An estimated 16 million Americans have rosacea, yet only a small fraction are being treated. In addition to raising public awareness and supporting research, the National Rosacea Society provides information that may help rosacea patients better understand their disorder and more effectively manage its signs and symptoms.
To learn more about rosacea, its symptoms and treatment, read All About Rosacea. In Faces of Rosacea, view patient photographs depicting the signs and symptoms of the disorder, while Treatment Photos provide a before-and-after look at some treatment options. You may also want to read the Rosacea FAQ for answers to frequently asked questions in a variety of categories. For information on Medical Therapy and other measures to control rosacea, read Management Options. The Rosacea Triggers charts list lifestyle and environmental factors that may aggravate the condition, while Skin Care & Cosmetics provides guidance on caring for your skin and its appearance, including Makeup Tips. In Seborrheic Dermatitis, a common concurrent condition is also discussed.
It Works for Me is a venue for sharing reports from rosacea patients, as well as physicians, who have written over the years to tell us, "I tried this, and it works for me," in hopes that they might help other rosacea sufferers with their individual conditions.
The Society provides the following materials to NRS members:
To receive any of the above information by U.S. mail, please fill out the Materials Request Form.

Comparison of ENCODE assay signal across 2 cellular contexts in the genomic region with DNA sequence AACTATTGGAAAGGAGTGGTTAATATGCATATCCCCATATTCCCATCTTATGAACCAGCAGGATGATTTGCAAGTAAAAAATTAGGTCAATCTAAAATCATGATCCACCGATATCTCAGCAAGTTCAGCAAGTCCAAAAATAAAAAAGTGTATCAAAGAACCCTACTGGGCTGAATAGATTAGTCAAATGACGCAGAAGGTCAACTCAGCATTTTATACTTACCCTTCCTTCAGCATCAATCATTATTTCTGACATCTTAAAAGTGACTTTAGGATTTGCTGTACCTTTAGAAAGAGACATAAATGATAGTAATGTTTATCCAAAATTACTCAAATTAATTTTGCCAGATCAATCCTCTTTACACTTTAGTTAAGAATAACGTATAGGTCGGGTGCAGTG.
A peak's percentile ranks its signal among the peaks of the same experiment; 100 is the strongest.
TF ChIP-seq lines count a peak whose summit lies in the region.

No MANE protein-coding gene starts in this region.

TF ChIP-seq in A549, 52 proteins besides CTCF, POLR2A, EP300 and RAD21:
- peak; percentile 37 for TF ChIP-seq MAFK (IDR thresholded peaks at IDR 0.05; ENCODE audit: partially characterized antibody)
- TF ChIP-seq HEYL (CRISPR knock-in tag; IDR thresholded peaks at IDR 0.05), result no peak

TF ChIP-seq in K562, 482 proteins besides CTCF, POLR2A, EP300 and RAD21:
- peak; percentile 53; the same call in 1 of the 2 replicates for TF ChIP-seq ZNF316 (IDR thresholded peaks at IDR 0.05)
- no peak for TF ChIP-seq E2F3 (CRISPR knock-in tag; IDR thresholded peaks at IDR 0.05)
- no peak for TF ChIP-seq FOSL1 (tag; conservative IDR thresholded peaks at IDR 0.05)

If you have questions, please email the Society at email@example.com, telephone toll-free at 1-888-NO-BLUSH, or write the National Rosacea Society, 196 James St., Barrington, IL 60010.
Physician Finder has links to lists of dermatologists, ophthalmologists and dermatologic surgeons by location nationwide.
The National Rosacea Society is a 501(c)(3) nonprofit organization whose mission is to improve the lives of people with rosacea by raising awareness, providing public health information and supporting medical research on this widespread but little-known disorder. The information the Society provides should not be considered medical advice, nor is it intended to replace
consultation with a qualified physician. The Society does not evaluate, endorse or recommend any particular medications, products, equipment or treatments. Rosacea may vary substantially from one patient to another, and treatment must be tailored by a physician for each individual case. For more information, visit About Us.